Kristene Kaye Brown is a mental health social worker. She earned her MFA from
Vermont College of Fine Arts. Her work has previously been published, or is
forthcoming, in Diagram, Columbia Poetry Review, Harpur Palate, Meridian,
Nashville Review, and others. Kristene lives and works in Kansas City (USA).

In The Lobby Of The Midwest Cancer Care Center I Read Science Daily And Think

Wouldn't it be nice to go back to a time
when no one believed

earth would end—cosmic freeze, solar collapse—
however it goes.

The receptionist fans herself with yesterday's news,
while I tell a plastic fern plant

all about my tumors.
A fern is a symbol of sincerity, though this one

is not real. Nothing ever means nothing.
What does it even mean to be

real anyway? A woman licks her thumb and flips
the page of a magazine.

Someone coughs. And, as always,
earth continues to glide on it's egg shaped axis.

I wait for some unseen
nurse to call my name. From the outside I look

healthy enough. Deceiving,
like how a rearview mirror distorts the sky

so that it appears further away. I should marvel
at this moment,

at this temporary now wedged between two swells
of dark. Instead, I'm transfixed

by a small marooned fly, a simple soft-watt hiss
dimming out against the window pane.


Palmy cloud.Vapor
of lung.Smoky fist.
It starts
as a cancellation
that contains
and erases.
Opal condensation.
A scattering of little moons
undoing the doing,
the dead-end
of limb
and wing
like a milky gown
unfurled in a polyp yawn.
Imbued blue.
Where did you come from
boneless blur
of pearlpocked sky?
White riot,
like a thin gauze of snow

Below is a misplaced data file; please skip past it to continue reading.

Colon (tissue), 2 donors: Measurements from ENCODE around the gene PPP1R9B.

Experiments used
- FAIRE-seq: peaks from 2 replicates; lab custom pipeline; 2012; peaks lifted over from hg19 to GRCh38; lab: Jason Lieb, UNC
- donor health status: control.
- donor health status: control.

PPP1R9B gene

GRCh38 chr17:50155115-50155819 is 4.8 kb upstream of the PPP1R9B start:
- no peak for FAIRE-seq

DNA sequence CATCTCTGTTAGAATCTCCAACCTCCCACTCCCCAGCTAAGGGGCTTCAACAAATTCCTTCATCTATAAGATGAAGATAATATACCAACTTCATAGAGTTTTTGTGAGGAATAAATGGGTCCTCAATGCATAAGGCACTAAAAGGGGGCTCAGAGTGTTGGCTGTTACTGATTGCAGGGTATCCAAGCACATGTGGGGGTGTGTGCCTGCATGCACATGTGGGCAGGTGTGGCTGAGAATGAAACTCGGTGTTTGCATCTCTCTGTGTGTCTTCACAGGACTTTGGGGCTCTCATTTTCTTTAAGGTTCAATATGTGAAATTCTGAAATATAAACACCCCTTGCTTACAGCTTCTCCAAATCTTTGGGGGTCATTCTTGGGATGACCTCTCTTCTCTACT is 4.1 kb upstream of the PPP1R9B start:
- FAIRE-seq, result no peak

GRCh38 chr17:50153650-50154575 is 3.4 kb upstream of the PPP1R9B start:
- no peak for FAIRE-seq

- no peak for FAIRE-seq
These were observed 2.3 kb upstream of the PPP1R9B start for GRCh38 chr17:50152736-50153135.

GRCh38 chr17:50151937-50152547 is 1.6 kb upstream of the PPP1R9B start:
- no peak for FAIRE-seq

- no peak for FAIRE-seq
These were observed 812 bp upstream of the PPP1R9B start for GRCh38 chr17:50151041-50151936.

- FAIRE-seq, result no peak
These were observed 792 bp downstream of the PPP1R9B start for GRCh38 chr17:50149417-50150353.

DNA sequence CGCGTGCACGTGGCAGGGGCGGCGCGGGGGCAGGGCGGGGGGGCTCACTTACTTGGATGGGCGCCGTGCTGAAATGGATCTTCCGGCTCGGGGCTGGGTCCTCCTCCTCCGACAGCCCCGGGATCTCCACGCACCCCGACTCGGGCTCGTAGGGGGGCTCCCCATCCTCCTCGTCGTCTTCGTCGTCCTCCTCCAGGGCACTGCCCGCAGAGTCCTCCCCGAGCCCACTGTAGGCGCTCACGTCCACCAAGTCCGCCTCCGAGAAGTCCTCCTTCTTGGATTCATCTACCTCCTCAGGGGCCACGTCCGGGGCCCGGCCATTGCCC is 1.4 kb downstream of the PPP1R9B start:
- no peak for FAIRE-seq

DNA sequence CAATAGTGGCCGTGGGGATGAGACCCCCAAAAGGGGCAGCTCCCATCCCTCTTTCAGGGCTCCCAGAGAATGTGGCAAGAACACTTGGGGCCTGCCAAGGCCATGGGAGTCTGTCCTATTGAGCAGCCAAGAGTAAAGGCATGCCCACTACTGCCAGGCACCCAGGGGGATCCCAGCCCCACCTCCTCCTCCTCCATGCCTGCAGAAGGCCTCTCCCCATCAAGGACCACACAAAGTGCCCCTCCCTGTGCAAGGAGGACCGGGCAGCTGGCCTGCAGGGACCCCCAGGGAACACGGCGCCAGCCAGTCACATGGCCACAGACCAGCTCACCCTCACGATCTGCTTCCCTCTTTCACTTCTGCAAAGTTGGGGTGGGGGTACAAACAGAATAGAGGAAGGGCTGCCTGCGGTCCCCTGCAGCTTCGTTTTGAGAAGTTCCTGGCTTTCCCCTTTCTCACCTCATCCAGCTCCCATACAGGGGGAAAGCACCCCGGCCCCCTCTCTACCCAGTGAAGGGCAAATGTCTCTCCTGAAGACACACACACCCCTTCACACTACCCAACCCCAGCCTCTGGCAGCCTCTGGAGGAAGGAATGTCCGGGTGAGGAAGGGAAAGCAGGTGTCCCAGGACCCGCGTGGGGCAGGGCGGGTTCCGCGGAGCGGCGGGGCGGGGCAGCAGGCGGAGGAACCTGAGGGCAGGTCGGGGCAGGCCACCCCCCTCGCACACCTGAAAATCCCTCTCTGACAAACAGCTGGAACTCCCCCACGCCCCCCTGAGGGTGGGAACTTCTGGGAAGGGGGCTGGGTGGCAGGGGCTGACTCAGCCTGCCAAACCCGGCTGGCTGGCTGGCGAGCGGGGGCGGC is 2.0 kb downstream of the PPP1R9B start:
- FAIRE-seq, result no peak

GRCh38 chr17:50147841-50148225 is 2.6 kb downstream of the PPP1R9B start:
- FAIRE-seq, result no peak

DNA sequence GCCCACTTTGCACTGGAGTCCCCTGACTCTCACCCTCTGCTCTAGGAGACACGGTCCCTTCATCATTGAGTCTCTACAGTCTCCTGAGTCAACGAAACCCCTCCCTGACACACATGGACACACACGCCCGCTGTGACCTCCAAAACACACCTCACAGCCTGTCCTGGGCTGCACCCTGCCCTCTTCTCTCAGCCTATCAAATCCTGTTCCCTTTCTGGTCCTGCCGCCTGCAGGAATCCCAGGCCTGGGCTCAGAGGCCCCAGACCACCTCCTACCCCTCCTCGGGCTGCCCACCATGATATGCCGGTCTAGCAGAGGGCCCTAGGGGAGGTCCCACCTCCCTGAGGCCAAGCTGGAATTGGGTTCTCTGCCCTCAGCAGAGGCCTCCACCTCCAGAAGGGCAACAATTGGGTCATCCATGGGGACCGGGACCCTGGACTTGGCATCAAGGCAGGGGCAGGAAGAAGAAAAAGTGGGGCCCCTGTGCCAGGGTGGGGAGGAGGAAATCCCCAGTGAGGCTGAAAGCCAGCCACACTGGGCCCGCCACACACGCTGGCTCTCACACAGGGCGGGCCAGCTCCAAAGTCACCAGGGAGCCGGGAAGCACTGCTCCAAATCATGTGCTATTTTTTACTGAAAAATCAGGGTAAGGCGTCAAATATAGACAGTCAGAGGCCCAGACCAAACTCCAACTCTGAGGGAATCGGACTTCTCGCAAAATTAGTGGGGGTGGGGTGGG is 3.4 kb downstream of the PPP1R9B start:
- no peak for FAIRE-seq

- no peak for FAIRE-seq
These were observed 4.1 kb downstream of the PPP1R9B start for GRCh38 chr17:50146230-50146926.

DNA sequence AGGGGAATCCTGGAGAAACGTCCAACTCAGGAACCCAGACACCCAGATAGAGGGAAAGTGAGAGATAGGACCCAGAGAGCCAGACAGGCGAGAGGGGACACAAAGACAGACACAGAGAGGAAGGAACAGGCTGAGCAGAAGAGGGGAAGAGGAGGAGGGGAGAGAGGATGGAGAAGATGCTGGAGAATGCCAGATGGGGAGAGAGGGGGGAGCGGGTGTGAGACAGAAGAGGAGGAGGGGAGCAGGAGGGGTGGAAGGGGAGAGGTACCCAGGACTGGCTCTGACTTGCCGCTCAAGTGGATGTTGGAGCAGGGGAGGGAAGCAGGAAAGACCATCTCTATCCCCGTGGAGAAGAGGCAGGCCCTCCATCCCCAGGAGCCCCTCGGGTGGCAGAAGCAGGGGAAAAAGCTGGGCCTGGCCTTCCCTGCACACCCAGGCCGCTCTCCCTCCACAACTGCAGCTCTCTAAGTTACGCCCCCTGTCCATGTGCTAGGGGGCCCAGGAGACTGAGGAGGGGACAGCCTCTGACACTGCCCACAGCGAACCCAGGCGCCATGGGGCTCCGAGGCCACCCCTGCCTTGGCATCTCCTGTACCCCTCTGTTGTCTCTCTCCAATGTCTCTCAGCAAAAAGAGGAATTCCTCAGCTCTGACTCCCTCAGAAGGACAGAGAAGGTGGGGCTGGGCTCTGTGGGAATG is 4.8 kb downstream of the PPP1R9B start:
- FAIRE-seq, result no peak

laid quietly at night.
First a spilled pitcher
of foggedbreath,
then that malignant ruffle,
that static hiss. Bright.

Yard Work With Survivors Guilt

Night is bigger than us all.
Somewhere a fire burns.

a dark scroll of crows blisters
against the sky
like smoke. The day swells.

To remain un-haunted
is to know nothing
deserves to be loved

as much as fear.
Small pleasures on a Sunday.
What a thrill to get lost

in domestic responsibility.
To not think
about that failure of light

pooling at the spine.
To not remember
how scalpel and machine

can hum a body
empty. I move beneath
a soft-spoken sky,

tendrils of wind submitting
to trees. Morning puzzled
back together by light.

Like love, these hours
are everywhere
all at once, fragile

and massive. Still,
there are bills to be paid
and grass to be cut.

I've put my trust in the dirt,
trafficking sorrow
to a safer place.

This is loyalty and its coming
consequence, trees filled
with nesting hands.

I only wanted to see
the green-throated tulips rise
again. They aren't brave,

like me, just simply alive.


Another morning
slid from the unsnapped
pill box, turned

and emptied, orange

bottles gloating
in their vacancy. Dead
flies glass the window

sill, wings rattling

like tissue paper
in wind. Ad infinitum
of shade pressed against

the pane. My dark

hallway has become
my very own low heaven.
Framed faces, some dead.

I have kept a picture

of every dog
I've ever loved. They have
nothing to say.

Need does not equal

or so I've been told.
A flamed elm shears

its arrow shaped leaves

in preparation of cold.
How tenderly
the burrowed insects

ink wet the pine-box breath

of a snapped limb.
They have made
their home. Clouds float

in a puddle of flipped

afternoon sky
as the figs, marooned
in a porcelain bowl,

sweat their sugar flavored

dew. And, I am here,
the get-well flowers

turn brown and drop

their many
sun-colored heads
for reasons

I will never understand.

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